UPDATES (May 25, 2014)
-A FOIA lawsuit to obtain more information on the work programs from ICE and the private firms was filed on May 6, 2014.
-"One Dollar Per Day: The Slaving Wages of Immigration Jail Work Programs - A History and Legal Analysis, 1943-Present" (May 15, 2014, 160 pages) reviews these programs in detail and challenges the government's claim that they are legal.
One of the many dirty little secrets about ICE jails is that, depending on the facility, much or all of the work done to keep them going -- from handing out uniforms to buffing the floors to cleaning the toilets to baking the bread -- is being done for $1/day by the people who are locked up.
I've been planning on writing up my research on this topic for quite some time, including posting the response to my request under the Freedom of Information Act for the dollar amounts paid by the various facilities to these detainees. It took over a year for ICE to respond to my request. And then it took me several months to catch up to this piece of my research but at the instigation of a reporter I'm posting this response now and will provide more of the background research later.
In brief: the ICE jails are paying people $1/day for work that minimum wage laws would require compensated at $29 - $58/day. ICE bills this as a "volunteer work program" but nothing in this program fits the definition of this under federal employment law, including that people volunteer for a cause based on "humanitarian" reasons. The prisoners are doing this work so that they can buy food and hygiene products. If they don't have relatives on the outside to pump up their commissary accounts then they'll buff floors, as did U.S. citizen Mark Lyttle. If they do, then, as "kidnapped Canadian Kenneth Danard" told me, they won't do this "slave labor."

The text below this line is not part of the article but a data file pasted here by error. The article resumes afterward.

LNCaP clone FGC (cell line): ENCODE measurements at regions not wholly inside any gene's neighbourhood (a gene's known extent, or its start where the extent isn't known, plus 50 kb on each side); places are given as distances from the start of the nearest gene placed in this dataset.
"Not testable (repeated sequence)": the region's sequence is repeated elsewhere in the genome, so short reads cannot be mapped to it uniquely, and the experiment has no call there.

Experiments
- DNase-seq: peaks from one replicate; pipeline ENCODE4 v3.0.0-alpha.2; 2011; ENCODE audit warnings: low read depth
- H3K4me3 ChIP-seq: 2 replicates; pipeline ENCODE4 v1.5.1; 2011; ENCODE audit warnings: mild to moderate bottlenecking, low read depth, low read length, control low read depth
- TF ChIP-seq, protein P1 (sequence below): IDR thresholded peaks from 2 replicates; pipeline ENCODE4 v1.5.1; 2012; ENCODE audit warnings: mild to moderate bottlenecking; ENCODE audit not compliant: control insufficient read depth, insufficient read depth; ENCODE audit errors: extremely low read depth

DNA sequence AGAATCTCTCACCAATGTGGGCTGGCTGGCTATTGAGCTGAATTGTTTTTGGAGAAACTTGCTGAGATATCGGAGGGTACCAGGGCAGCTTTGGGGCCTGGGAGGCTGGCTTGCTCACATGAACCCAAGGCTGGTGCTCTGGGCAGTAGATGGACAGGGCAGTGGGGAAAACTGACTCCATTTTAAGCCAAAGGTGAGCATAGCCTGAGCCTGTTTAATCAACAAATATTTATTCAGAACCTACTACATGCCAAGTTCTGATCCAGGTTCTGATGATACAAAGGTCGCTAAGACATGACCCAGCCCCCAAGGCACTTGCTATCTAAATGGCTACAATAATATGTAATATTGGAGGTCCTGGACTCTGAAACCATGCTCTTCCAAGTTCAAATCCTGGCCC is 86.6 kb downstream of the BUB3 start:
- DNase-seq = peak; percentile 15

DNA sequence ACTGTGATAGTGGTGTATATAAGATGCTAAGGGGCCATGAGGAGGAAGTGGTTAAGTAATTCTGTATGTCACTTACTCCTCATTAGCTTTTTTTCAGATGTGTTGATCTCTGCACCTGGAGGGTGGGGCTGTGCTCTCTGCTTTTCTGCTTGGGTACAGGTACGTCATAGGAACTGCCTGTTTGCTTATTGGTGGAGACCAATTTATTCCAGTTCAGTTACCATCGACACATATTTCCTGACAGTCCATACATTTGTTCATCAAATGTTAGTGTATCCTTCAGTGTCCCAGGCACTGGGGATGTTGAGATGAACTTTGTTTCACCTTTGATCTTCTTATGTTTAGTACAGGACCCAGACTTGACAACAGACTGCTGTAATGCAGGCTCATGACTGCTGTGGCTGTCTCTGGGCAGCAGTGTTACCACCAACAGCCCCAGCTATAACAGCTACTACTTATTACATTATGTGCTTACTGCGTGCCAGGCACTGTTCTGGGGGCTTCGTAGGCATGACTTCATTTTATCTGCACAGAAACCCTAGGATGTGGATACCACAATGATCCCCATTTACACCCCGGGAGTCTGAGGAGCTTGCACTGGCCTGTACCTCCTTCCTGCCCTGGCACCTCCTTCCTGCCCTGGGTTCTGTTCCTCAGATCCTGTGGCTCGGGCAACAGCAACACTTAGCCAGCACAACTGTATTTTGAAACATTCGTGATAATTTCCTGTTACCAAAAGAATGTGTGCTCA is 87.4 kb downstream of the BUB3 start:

The colossal "savings" from paying people a small fraction of the legal wage makes possible these centers. How much exactly is being saved? Here are the reports verbatim: you do the math.
Below is an excerpt for the monthly payments from just one detention center. Each dollar is a day's payment's to one detainee, so July 2009 at 5,815 = 5815 individual days or shifts of labor. Not all of the shifts are 8 hours but they go up to that. If the range of hours worked for this example is 4 - 8 hours day, then the payments that should have been made for July 2009 under federal minimum wage laws would be $168,635 to $337,000. Again, what actually was paid was $5,815.
El Centro Contract Detention Facility, California
Correction: The above table initially was identified as for the Varick, NY facility; the tables in the FOIA response were not marked and these were included among the Varick documents. Closer analysis revealed they referred to the El Centro Facility and a recently posted research paper reflects this, but I had forgotten that it had been mislabeled here. Ahtna Technical Services, Inc has contracts for both facilities. (Ahtna released documents indicating that they were running a detainee work program at Varick but the Varick contract omits the "Contract Line Item Number" and amount budgeted for the program in that time frame.)